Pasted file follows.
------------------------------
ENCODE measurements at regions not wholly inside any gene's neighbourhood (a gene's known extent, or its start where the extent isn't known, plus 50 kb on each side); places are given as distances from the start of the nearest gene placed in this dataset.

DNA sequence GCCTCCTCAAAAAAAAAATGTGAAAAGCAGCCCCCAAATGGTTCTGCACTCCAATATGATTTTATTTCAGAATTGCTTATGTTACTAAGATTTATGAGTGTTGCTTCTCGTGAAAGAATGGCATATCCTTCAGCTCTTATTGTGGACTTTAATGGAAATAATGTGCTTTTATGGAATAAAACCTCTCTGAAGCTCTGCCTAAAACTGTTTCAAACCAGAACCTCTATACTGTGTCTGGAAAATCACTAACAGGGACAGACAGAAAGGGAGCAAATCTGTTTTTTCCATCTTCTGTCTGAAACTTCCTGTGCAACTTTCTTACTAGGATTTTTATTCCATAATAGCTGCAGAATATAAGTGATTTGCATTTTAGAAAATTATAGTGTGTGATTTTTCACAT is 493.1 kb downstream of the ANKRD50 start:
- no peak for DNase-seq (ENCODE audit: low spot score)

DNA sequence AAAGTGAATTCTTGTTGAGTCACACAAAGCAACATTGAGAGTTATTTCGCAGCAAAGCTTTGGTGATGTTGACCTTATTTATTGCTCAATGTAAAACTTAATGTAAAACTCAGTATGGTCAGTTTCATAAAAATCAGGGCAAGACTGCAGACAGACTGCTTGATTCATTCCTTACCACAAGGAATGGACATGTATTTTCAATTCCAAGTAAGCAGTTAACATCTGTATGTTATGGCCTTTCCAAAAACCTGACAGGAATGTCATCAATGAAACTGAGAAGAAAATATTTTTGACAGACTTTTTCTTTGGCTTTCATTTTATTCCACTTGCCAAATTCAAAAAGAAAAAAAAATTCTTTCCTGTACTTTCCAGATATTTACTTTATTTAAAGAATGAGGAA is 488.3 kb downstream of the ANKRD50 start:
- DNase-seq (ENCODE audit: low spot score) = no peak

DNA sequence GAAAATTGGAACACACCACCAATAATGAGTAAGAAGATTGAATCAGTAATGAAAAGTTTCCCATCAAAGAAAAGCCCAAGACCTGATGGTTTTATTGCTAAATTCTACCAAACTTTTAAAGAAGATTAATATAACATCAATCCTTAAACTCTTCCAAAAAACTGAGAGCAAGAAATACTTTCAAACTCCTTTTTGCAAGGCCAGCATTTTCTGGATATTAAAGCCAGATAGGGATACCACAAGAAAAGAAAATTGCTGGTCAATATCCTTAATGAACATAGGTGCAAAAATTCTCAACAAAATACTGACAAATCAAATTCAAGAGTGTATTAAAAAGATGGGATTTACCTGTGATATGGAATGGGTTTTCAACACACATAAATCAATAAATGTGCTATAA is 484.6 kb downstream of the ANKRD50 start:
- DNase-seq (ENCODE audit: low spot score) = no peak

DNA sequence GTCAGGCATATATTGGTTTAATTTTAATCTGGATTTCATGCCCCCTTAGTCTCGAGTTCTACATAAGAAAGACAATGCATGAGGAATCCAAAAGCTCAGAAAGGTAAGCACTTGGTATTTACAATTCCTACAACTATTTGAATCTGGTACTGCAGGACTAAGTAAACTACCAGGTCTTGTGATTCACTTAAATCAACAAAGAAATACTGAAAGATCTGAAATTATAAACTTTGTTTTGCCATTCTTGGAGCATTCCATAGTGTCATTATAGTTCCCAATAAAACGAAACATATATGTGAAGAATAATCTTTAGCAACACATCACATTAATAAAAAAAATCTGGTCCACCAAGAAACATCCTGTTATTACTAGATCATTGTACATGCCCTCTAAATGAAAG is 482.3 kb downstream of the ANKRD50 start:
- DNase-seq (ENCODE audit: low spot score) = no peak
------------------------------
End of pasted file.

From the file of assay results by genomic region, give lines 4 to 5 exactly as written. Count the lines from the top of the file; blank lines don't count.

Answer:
DNA sequence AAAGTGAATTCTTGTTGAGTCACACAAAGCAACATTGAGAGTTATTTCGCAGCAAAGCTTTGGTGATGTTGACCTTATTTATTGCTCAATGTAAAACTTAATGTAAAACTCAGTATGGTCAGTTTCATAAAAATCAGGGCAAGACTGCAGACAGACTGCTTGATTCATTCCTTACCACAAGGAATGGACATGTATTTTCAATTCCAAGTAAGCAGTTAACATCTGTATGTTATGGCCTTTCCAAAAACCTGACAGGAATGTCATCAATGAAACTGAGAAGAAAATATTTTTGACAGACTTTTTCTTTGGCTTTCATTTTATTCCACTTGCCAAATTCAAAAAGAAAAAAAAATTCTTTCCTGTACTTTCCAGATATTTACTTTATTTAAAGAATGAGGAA is 488.3 kb downstream of the ANKRD50 start:
- DNase-seq (ENCODE audit: low spot score) = no peak